This morning the Washington State Supreme Court ruled in favor of the City of Seattle in a lawsuit challenging the city’s tax on guns and ammunition.
Last Week, Council President Harrell sent a memo to his Council colleagues clarifying the process that would follow if Mayor Ed Murray were to step down before the end of his term, as several people have called on him to do. Or at least clarifying parts of it, because the path leads into uncharted territory.
Today U.S. District Court Judge Robert Lasnik ruled in favor of the City of Seattle in a lawsuit filed by the US Chamber of Commerce over the city’s ordinance granting Uber and Lyft drivers the right to collectively bargain.
We knew it was going to happen, and it sure didn’t take long. The first lawsuit to challenge the City of Seattle’s new income tax was filed last week in King County Superior Court.
In a unanimous opinion released this morning, the State Supreme Court ruled that the City of Seattle’s Landmarks Preservation Ordinance applies to UW campus — a major blow to UW’s efforts to assert its independence over what happens on its campus.
“We had hoped that today would be the final thumbs up from Judge Robart to allow us to continue to move forward with the implementation of the accountability legislation,” said Council member Lorena Gonzalez this afternoon in a hastily-arranged press conference. “And obviously we did not get that final approval.”
A hearing that began this morning with U.S. District Court Judge James Robart kindly joking with Gonzalez, Council member Tim Burgess, and SPD Deputy Chief Carmen Best quickly turned into an opportunity for all parties — and especially the judge himself — to vent their frustrations.
(Updated 9:00pm Monday — scroll down to the bottom for the latest)
Just when you thought the thirty-year-old allegations of sexual abuse against Mayor Ed Murray were finally fading away, the Seattle Times published some new evidence over the weekend: a long-lost Oregon Child Protective Services file in which a services worker discusses the allegations that Murray sexually abused his foster child, Jeff Simpson, and finds them credible.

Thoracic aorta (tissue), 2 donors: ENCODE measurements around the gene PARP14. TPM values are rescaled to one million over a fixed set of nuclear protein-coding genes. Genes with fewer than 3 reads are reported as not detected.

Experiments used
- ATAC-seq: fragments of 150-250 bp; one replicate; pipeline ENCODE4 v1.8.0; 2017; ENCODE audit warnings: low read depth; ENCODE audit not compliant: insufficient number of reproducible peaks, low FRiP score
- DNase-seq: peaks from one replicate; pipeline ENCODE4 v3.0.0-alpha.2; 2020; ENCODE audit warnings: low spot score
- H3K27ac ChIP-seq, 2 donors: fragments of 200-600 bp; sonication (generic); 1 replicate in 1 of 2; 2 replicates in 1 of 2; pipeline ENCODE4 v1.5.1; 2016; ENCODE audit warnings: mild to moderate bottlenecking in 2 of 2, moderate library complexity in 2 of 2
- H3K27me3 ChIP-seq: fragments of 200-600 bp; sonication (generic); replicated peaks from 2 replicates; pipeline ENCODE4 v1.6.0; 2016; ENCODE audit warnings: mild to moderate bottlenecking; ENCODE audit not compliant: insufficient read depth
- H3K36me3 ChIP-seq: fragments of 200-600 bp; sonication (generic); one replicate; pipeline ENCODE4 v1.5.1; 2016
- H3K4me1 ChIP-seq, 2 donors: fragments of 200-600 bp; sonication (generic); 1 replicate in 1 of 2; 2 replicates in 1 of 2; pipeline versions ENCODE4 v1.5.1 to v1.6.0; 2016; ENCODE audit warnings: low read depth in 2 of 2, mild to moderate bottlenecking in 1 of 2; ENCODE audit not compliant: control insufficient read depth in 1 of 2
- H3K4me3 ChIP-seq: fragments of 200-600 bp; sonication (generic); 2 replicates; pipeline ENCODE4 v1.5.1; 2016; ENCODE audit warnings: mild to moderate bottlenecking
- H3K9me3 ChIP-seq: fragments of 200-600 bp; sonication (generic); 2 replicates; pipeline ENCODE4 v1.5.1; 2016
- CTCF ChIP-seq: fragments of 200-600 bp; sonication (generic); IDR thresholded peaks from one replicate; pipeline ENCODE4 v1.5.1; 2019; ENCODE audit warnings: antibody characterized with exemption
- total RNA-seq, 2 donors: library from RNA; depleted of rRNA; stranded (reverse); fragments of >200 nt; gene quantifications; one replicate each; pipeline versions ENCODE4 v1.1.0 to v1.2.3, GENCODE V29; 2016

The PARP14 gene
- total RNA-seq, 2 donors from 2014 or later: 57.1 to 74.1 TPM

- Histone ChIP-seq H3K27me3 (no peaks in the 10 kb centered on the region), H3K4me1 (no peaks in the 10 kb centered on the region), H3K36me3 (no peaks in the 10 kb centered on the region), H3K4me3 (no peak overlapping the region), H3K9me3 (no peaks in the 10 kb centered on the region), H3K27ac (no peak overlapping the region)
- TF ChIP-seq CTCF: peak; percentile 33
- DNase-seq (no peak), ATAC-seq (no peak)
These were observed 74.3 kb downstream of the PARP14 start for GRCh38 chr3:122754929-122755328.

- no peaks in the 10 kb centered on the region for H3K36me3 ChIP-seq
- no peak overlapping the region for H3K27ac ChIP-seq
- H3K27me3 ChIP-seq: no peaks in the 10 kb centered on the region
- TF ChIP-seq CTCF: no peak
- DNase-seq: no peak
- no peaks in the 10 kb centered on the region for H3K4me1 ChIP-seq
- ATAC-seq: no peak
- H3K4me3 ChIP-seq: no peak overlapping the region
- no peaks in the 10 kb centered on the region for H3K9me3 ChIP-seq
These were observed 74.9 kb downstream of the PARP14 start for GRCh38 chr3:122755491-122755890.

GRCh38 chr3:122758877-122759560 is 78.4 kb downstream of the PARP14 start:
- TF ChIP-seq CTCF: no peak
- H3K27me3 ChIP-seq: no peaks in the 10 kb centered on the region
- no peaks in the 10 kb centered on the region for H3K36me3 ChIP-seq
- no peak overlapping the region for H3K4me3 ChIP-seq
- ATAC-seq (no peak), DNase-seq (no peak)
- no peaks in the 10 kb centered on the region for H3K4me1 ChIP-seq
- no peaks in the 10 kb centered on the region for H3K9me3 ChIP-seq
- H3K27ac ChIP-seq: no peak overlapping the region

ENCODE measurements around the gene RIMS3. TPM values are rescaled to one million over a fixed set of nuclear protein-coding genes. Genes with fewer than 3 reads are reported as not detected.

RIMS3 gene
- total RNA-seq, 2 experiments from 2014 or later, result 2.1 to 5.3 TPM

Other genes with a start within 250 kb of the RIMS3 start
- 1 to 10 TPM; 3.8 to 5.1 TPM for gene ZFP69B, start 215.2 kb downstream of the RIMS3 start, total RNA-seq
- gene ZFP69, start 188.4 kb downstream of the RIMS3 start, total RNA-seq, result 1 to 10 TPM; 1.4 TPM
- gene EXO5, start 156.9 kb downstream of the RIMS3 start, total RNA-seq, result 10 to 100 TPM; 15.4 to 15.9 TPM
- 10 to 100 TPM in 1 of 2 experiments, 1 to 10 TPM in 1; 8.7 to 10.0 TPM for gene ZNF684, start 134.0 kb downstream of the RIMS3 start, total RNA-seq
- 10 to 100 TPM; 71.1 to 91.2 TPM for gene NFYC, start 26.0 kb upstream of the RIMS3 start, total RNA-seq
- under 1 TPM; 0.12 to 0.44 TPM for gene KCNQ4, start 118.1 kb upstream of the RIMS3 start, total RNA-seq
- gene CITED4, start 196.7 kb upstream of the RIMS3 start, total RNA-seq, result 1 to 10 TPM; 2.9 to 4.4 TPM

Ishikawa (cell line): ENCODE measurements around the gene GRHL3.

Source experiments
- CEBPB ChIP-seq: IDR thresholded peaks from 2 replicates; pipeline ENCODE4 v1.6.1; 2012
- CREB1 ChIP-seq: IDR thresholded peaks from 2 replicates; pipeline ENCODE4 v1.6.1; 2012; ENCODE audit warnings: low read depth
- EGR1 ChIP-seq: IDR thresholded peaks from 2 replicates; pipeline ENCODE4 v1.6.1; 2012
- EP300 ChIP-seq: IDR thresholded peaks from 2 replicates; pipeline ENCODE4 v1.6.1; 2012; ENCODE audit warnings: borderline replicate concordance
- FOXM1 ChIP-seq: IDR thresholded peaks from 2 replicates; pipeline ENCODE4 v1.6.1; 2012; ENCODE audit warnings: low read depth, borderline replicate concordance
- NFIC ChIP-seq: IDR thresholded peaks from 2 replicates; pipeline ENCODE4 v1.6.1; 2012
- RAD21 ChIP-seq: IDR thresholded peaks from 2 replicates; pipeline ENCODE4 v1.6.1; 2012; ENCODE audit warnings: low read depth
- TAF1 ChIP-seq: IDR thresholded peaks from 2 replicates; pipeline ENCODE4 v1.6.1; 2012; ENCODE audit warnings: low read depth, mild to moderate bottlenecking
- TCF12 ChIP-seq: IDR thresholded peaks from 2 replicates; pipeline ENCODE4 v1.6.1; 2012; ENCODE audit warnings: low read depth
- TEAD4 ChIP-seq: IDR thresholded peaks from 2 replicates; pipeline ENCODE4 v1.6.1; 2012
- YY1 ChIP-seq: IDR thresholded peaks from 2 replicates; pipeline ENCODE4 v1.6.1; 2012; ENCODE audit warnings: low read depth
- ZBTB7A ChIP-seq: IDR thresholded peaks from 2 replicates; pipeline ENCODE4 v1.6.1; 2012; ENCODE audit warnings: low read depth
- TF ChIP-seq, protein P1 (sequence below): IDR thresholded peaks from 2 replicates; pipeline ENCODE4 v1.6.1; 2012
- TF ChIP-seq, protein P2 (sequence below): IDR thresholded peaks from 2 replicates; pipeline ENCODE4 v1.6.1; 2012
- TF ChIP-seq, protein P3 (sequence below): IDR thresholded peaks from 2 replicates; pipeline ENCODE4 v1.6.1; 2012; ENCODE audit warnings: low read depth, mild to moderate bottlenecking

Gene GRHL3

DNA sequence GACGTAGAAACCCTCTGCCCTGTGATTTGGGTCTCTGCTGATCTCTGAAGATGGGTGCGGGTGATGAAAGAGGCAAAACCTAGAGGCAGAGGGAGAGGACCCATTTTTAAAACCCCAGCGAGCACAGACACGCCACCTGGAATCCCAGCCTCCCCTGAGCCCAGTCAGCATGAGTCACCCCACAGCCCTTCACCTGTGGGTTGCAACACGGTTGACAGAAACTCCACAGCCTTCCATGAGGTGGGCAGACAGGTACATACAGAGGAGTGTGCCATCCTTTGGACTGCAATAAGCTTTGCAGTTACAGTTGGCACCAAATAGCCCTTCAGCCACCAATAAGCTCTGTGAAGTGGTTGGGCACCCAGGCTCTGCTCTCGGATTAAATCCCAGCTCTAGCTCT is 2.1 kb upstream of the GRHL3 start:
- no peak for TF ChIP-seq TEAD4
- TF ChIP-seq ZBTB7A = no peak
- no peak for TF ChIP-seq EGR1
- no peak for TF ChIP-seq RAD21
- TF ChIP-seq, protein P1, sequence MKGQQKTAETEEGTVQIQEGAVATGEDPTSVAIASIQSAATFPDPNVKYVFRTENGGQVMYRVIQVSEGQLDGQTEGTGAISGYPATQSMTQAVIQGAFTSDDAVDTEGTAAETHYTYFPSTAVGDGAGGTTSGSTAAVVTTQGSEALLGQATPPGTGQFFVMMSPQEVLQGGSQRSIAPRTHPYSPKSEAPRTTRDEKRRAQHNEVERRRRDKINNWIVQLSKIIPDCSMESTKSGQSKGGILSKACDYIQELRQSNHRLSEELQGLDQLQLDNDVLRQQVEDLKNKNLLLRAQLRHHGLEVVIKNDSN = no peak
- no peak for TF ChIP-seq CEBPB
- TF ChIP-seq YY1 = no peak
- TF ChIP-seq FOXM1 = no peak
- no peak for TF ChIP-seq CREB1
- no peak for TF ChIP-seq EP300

In response, Council member Lorena Gonzalez issued a statement this morning calling on the Mayor to consider resigning, and if he doesn’t take action by next Monday asking her fellow Council members to consider their options to remove him from office.
This morning, the usually sleepy Seattle City Employees Retirement System (SCERS) board meeting had its moment in the spotlight, as a large number of activists and a handful of local politicians showed up to urge the board to divest the city’s pension fund from fossil fuel companies.
It was a thoughtful, respectful, and long conversation. A lot of listening happened, and much appreciation was extended in both directions for the depth of thought and energy that went into analysis and remarks. It was exactly the kind of conversation you wish every activists-meet-government conversation could be.
But at the end of the day, the city won’t divest out of fossil fuels anytime soon. Here’s why.
Today was the deadline for the DOJ and the current CPC to file comments with the District Court on the new police accountability legislation. They both did, and both recommended that the judge approve it.
After a delay of a couple of weeks, the Council voted unanimously today to adopt an update of the city’s Rental Registration and Inspection Ordinance.